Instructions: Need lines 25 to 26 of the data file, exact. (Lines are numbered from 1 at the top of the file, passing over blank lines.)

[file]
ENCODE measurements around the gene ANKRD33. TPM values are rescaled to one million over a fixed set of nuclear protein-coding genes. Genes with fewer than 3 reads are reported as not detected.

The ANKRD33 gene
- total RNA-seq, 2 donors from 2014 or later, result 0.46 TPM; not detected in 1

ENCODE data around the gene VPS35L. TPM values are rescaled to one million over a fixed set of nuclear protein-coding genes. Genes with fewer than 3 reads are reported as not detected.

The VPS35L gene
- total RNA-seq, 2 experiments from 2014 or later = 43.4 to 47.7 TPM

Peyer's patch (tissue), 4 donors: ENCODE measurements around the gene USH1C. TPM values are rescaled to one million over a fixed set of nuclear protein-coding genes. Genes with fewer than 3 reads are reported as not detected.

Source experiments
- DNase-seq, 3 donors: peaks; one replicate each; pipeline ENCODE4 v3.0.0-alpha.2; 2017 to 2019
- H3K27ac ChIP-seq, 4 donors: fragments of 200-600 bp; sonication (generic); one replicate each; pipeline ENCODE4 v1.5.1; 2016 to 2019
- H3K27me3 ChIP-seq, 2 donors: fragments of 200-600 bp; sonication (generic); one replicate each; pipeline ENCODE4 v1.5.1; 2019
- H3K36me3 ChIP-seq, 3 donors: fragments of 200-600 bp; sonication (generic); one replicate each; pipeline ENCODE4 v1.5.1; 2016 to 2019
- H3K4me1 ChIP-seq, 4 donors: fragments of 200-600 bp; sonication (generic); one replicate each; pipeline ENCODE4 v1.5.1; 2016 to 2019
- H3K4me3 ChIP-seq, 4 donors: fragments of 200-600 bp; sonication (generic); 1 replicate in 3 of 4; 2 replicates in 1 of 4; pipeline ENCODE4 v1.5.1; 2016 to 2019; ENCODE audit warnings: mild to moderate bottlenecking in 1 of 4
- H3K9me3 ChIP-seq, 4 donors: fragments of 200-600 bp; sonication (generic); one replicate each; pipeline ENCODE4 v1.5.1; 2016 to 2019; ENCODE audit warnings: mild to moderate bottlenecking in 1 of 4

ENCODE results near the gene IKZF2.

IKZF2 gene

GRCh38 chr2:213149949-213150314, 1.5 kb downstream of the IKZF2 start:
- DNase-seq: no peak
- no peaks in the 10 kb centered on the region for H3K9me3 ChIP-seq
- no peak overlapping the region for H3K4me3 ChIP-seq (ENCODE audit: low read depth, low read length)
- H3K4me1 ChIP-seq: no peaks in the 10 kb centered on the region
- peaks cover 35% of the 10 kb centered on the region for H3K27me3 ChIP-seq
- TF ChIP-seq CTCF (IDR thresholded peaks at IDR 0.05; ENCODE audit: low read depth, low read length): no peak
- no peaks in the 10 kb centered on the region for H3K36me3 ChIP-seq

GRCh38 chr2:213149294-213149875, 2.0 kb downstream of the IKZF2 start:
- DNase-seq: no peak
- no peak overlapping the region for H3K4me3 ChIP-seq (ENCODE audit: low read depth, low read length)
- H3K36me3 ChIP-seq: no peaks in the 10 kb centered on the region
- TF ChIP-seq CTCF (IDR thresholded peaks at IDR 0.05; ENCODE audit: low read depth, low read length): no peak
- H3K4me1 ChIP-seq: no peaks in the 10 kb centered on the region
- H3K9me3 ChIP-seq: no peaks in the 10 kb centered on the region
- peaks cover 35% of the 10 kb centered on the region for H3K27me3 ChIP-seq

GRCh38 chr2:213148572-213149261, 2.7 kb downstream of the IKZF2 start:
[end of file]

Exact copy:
- no peaks in the 10 kb centered on the region for H3K36me3 ChIP-seq

GRCh38 chr2:213149294-213149875, 2.0 kb downstream of the IKZF2 start: